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 Response Page - Mark Ritchie  Interview - Elections Issues    

These comments are responses to the questions listed below,
which were generated in regard to the
Mark Ritchie Interview of  01-02-09.

The questions:

_6.9 average____1. On a scale of (0) strong disagreement, to (5) neutral, to (10) strong agreement, should Minnesotans be allowed to vote absentee without being required to give a reason?

_8.1 average ____ 2. On a scale of (0) strong disagreement, to (5) neutral, to (10) strong agreement, should political parties, as distinguished from a governmental entity, continue to be responsible for the content and conduct of precinct caucuses?

_6.9 average____ 3. On a scale of (0) strong disagreement, to (5) neutral, to (10) strong agreement, should Minnesota provide for an official presidential preference primary?

Sheila Kiscaden (10) (6) (8)

Paul and Ruth Hauge (9) (5) (8)

Bob Klungness (8) (10) (8)

State Rep. Alan Doty (10) (0) (10)

Don Anderson (10) (10) (0)

Chuck Slocum (10) (10) (7)

More is better in a democracy so voting by absentee or otherwise should be made verifiable and simple, using secure technology advances to include the internet, etc.

Political parties (ID voters, find candidates, develop issues, raise private dollars to pay for it) must embrace new ways of making democracy work better with inclusive and citizen-friendly reforms that engage people beyond precinct caucuses and party organization machinery.

An official presidential preference primary in Minnesota may be helpful and newsworthy but is nonbinding and more “show” than “go.”

Dan McElroy (8) (6) (10)

Tom Abeles (10) (10) (0)

Bill Frenzel (10) (8) (10)

Question 1: Would prevent a lot of perjury by absentee voters

Question 2: Parties ain’t geniuses, but they do have rights.

Question 3: This is the proper way to put the people back in charge of presidential nominations.

John Milton (10) (5) (10)

Carolyn Ring (8) (10) (5)

Question 1: That's really what happens now as one of the reasons is "absent from the precinct on election day," and most people just interpret that loosely if they want to vote absentee. Absentee voting was first designed for people who were ill, infirm or would be out of town on election day, but now many people have realized it is the easiest way to vote. For the last many years, you no longer have to have a notary as a witness and your witness can be a registered voter from any place in the state. And no one checks if they really are. The witness qualification was changed from another registered voter in the same county a few years ago and I was one that advocated the change as we in Richfield had to reject many ballots and we could see what was happening. Older voter's children were their witnesses and they had moved to an outer suburb in another county. However, now, the witness is almost meaningless. The idea, of course, is to be sure the person voting is who they say they are, and no one is coercing them to vote. No matter how you restrict or don't restrict absentee voting, it will be a problem.

Question 3: If precinct caucuses functioned the way they should with a broad base of really interested, knowledgeable participants, they can be preferable to a popularity contest of who has the most money to spend on a primary campaign.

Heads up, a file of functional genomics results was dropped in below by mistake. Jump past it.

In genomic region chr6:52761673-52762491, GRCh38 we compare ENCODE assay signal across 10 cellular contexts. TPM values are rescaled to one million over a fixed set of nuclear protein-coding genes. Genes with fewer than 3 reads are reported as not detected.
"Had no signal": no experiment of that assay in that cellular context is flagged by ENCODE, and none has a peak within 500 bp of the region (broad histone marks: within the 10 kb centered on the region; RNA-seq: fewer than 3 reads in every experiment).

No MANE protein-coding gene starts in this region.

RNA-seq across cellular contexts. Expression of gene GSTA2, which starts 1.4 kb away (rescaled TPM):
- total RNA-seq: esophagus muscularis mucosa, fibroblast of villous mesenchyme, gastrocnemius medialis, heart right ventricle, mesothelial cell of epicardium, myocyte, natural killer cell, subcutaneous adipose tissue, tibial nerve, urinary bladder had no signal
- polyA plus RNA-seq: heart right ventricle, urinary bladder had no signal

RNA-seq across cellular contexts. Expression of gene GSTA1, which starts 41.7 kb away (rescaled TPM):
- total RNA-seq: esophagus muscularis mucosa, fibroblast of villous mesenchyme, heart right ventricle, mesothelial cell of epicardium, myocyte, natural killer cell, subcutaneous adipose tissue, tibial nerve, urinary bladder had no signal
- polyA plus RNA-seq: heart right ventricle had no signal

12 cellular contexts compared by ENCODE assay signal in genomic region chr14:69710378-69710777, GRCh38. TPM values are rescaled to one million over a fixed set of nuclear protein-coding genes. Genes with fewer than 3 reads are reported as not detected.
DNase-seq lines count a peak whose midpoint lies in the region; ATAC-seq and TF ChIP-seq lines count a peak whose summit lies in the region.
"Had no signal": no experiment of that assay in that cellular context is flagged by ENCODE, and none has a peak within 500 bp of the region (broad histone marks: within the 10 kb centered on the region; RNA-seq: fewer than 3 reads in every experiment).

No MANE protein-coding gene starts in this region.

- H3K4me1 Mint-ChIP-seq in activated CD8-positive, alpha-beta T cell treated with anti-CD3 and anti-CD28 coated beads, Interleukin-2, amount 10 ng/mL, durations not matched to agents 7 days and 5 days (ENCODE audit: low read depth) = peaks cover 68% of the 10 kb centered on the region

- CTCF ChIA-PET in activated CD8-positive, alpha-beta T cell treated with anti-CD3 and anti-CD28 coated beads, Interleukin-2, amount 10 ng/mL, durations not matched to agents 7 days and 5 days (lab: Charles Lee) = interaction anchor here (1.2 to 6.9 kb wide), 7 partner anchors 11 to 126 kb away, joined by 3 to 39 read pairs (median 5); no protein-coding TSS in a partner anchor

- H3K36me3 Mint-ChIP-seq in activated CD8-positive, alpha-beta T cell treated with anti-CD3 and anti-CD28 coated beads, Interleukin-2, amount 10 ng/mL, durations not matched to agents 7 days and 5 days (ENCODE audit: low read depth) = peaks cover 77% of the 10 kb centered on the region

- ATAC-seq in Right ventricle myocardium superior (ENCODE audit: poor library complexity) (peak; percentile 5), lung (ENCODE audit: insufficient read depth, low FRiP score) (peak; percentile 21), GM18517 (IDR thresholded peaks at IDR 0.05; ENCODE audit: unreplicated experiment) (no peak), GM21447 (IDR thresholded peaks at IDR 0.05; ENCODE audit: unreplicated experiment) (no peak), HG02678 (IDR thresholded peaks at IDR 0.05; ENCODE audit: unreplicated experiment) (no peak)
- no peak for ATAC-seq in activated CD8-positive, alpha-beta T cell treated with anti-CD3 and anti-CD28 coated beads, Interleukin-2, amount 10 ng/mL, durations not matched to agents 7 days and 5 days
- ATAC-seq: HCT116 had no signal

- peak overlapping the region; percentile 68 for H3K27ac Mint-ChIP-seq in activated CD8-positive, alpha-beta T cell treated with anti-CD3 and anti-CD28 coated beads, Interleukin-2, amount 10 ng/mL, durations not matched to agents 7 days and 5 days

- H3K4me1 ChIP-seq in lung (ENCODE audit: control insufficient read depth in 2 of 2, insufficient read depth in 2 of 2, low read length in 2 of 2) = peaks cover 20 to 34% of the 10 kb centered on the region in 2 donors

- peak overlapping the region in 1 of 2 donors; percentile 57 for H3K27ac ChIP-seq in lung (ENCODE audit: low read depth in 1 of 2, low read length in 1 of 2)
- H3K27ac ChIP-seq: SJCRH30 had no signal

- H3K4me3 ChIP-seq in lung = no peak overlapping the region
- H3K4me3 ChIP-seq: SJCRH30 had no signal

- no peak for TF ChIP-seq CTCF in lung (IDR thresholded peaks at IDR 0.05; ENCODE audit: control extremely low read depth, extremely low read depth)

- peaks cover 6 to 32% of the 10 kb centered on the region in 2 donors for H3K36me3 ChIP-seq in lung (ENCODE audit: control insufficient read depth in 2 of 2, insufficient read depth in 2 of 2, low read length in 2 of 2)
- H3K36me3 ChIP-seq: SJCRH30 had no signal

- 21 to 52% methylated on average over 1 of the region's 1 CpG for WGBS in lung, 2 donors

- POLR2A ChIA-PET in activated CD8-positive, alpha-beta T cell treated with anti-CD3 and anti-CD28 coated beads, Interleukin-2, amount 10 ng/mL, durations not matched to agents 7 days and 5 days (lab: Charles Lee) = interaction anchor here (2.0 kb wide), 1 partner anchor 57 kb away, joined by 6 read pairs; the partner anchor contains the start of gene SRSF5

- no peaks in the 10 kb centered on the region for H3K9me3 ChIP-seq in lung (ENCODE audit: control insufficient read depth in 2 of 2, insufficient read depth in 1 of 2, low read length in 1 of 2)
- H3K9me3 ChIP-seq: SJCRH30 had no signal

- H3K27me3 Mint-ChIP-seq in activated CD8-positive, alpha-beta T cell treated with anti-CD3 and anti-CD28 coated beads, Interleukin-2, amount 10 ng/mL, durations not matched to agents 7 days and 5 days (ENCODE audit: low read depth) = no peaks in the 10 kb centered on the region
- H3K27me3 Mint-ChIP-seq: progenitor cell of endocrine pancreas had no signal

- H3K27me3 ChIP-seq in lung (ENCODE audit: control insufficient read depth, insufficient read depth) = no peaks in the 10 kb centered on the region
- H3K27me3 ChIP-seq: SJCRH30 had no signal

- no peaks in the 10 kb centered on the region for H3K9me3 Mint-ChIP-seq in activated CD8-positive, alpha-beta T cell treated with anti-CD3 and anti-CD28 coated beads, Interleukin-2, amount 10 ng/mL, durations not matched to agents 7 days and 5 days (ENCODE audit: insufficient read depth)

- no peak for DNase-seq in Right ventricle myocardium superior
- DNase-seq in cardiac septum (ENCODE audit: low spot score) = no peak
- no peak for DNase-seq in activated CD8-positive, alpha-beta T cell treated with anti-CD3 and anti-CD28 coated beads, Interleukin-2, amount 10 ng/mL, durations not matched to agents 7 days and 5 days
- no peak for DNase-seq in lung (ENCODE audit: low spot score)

Joe Mansky (10) (10) (5)

Sue St. Germain
Interesting. I would like to see that there is equal representation from each party to insure that the "recounts" are impartial and fair. The Star Tribune showed some votes where some were accepted while others were not. Seemed pretty fishy to me.

Al Quie (0) (10) (10)

Andrew Driscoll (10) (10) (5)

My general response is that Mark is correct on all counts. Any procedures that encourage, even mandate voting should be considered. Voter participation has dropped so dramatically over the last 30 years that tradition must go out the window in favor of major reforms to boost involvement in self-governance. Systems using weekends for voting, "absentee" or early voting, declaring election holidays, statewide instant runoff voting (ranked choice voting is the better term) to assure majority mandates in concert with legitimate multiple party fields would encourage conscience voting followed by practical second choices and provide more choices for a more politically diverse population than a two-party system can possibly reflect. The Presidential Primary might be a good addition, although the jury remains out on that issue. Mark is right about rotating regional primaries. That would address the concerns about preferred states for presidential candidate attention.

Larry and Ann Schluter (9) (7) (7)

I feel before more is done on the presidential primary, primaries need to be done on a regional basis so that a person running does not have to be campaigning on a national basis because of costs. Also, these regions could be staggered every 4 years.

David Broden (0) (10) (7)
My responses are based on ensure that citizens take their responsibility seriously not just to vote to be participants in the understanding and the process in all respects. Pressure to vote early by parties and/or candidates is not a reason, nor is to push for a presidential primary if it has no real purpose other than advertising and public relations. A primary must have value to the process, the candidate, and the people. Parties must remain the focus for caucuses. That is how to keep the parties responsible. Government may work to help facilitize the caucus system--advertising etc.--but the focus for organization and conduct must be the parities' role. Sounds perhaps conservative view but it really is a very responsible citizen role to get involved and make government work--not let government be the doer of all things. Citizens have a responsibility and to make the system work these citizens need to do their thing.

Question 1: Absentee voting must be due to a well defined and justified reason. I will make a difference between absentee and early voting. Early may have a purpose for certain voter situations that are outside the understanding of what absentee voting is. Thus we need to have two clear definitions that address both before we criticize either to the point that they do not apply. We need to update the understanding and use of each type as well as make the process more effective and procedurally clean so errors are less likely. I continue to have the position that there must be a provision for absentee votes and/or early so my comments and position is not to say they should not be allowed but to make each have a well defined purpose etc.